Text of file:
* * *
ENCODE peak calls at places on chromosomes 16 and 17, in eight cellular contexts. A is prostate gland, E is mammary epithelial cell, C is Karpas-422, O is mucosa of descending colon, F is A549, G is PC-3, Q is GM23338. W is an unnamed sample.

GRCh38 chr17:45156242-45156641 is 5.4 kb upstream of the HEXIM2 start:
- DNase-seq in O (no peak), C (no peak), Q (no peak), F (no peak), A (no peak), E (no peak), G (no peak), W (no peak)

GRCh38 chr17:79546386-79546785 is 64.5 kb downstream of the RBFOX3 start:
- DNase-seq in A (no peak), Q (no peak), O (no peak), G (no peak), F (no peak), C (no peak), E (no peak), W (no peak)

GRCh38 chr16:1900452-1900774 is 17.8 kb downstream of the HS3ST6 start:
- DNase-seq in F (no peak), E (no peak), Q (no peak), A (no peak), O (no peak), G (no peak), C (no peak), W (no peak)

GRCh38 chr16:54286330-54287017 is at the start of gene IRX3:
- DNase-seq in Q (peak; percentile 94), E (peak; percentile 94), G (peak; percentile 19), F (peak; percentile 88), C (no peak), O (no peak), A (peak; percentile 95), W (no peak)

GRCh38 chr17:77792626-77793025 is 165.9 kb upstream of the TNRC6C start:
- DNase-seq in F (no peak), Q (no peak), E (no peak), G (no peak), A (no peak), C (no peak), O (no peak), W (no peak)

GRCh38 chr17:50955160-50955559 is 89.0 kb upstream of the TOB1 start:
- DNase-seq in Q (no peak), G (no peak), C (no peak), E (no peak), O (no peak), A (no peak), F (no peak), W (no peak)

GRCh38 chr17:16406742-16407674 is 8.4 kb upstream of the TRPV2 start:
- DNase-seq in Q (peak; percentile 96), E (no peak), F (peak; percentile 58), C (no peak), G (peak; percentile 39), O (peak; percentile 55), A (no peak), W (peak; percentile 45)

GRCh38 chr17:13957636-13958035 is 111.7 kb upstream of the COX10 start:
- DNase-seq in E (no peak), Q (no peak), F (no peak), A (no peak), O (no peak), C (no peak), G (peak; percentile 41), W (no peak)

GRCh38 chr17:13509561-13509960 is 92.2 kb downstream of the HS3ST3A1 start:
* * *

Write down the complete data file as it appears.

ENCODE peak calls at places on chromosomes 16 and 17, in eight cellular contexts. A is prostate gland, E is mammary epithelial cell, C is Karpas-422, O is mucosa of descending colon, F is A549, G is PC-3, Q is GM23338. W is an unnamed sample.

GRCh38 chr17:45156242-45156641 is 5.4 kb upstream of the HEXIM2 start:
- DNase-seq in O (no peak), C (no peak), Q (no peak), F (no peak), A (no peak), E (no peak), G (no peak), W (no peak)

GRCh38 chr17:79546386-79546785 is 64.5 kb downstream of the RBFOX3 start:
- DNase-seq in A (no peak), Q (no peak), O (no peak), G (no peak), F (no peak), C (no peak), E (no peak), W (no peak)

GRCh38 chr16:1900452-1900774 is 17.8 kb downstream of the HS3ST6 start:
- DNase-seq in F (no peak), E (no peak), Q (no peak), A (no peak), O (no peak), G (no peak), C (no peak), W (no peak)

GRCh38 chr16:54286330-54287017 is at the start of gene IRX3:
- DNase-seq in Q (peak; percentile 94), E (peak; percentile 94), G (peak; percentile 19), F (peak; percentile 88), C (no peak), O (no peak), A (peak; percentile 95), W (no peak)

GRCh38 chr17:77792626-77793025 is 165.9 kb upstream of the TNRC6C start:
- DNase-seq in F (no peak), Q (no peak), E (no peak), G (no peak), A (no peak), C (no peak), O (no peak), W (no peak)

GRCh38 chr17:50955160-50955559 is 89.0 kb upstream of the TOB1 start:
- DNase-seq in Q (no peak), G (no peak), C (no peak), E (no peak), O (no peak), A (no peak), F (no peak), W (no peak)

GRCh38 chr17:16406742-16407674 is 8.4 kb upstream of the TRPV2 start:
- DNase-seq in Q (peak; percentile 96), E (no peak), F (peak; percentile 58), C (no peak), G (peak; percentile 39), O (peak; percentile 55), A (no peak), W (peak; percentile 45)

GRCh38 chr17:13957636-13958035 is 111.7 kb upstream of the COX10 start:
- DNase-seq in E (no peak), Q (no peak), F (no peak), A (no peak), O (no peak), C (no peak), G (peak; percentile 41), W (no peak)

GRCh38 chr17:13509561-13509960 is 92.2 kb downstream of the HS3ST3A1 start: